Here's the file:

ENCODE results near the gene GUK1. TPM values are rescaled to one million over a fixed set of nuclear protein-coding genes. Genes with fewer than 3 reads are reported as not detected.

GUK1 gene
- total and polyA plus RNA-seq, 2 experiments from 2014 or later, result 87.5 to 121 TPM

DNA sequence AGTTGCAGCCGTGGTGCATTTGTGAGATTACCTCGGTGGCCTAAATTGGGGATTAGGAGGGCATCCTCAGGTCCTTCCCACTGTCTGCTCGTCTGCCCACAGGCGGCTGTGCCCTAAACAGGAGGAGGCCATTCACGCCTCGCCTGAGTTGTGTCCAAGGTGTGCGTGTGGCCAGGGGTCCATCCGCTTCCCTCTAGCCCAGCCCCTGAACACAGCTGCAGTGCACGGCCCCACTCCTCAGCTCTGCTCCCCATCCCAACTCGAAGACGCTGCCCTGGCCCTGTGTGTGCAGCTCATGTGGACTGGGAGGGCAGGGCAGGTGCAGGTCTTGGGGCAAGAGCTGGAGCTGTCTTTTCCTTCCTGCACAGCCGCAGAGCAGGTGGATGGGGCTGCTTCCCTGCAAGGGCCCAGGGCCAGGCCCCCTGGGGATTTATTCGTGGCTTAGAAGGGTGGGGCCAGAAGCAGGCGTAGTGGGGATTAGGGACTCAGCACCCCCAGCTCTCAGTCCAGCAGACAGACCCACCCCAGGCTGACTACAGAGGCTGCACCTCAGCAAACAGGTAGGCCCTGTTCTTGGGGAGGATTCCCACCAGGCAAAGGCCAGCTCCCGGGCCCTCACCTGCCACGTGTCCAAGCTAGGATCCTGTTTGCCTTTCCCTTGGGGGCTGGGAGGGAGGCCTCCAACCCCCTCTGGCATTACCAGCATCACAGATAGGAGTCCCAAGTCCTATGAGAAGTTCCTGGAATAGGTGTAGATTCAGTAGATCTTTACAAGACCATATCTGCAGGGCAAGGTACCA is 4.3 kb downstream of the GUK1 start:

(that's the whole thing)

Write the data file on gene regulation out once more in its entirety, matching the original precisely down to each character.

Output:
ENCODE results near the gene GUK1. TPM values are rescaled to one million over a fixed set of nuclear protein-coding genes. Genes with fewer than 3 reads are reported as not detected.

GUK1 gene
- total and polyA plus RNA-seq, 2 experiments from 2014 or later, result 87.5 to 121 TPM

DNA sequence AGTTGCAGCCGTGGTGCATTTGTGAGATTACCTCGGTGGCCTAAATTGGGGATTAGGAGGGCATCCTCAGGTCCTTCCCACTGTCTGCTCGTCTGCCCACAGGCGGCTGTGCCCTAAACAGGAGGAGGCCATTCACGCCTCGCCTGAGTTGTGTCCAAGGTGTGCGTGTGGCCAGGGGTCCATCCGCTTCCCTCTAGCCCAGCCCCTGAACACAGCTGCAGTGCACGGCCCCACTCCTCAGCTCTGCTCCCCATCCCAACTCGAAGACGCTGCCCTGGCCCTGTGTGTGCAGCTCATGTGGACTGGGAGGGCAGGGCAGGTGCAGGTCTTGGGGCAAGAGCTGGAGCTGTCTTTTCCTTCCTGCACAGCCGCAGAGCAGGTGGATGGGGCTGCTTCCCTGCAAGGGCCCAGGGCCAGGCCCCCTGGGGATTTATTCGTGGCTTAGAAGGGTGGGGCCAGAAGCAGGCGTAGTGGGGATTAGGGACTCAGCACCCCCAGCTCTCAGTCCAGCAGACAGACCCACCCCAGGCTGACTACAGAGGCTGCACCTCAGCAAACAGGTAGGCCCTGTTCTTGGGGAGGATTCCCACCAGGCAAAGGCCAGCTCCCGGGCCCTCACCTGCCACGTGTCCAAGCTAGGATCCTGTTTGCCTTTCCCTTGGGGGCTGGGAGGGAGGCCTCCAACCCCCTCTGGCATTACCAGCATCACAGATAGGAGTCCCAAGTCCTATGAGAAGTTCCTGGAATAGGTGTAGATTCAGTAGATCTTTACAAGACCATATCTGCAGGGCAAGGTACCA is 4.3 kb downstream of the GUK1 start: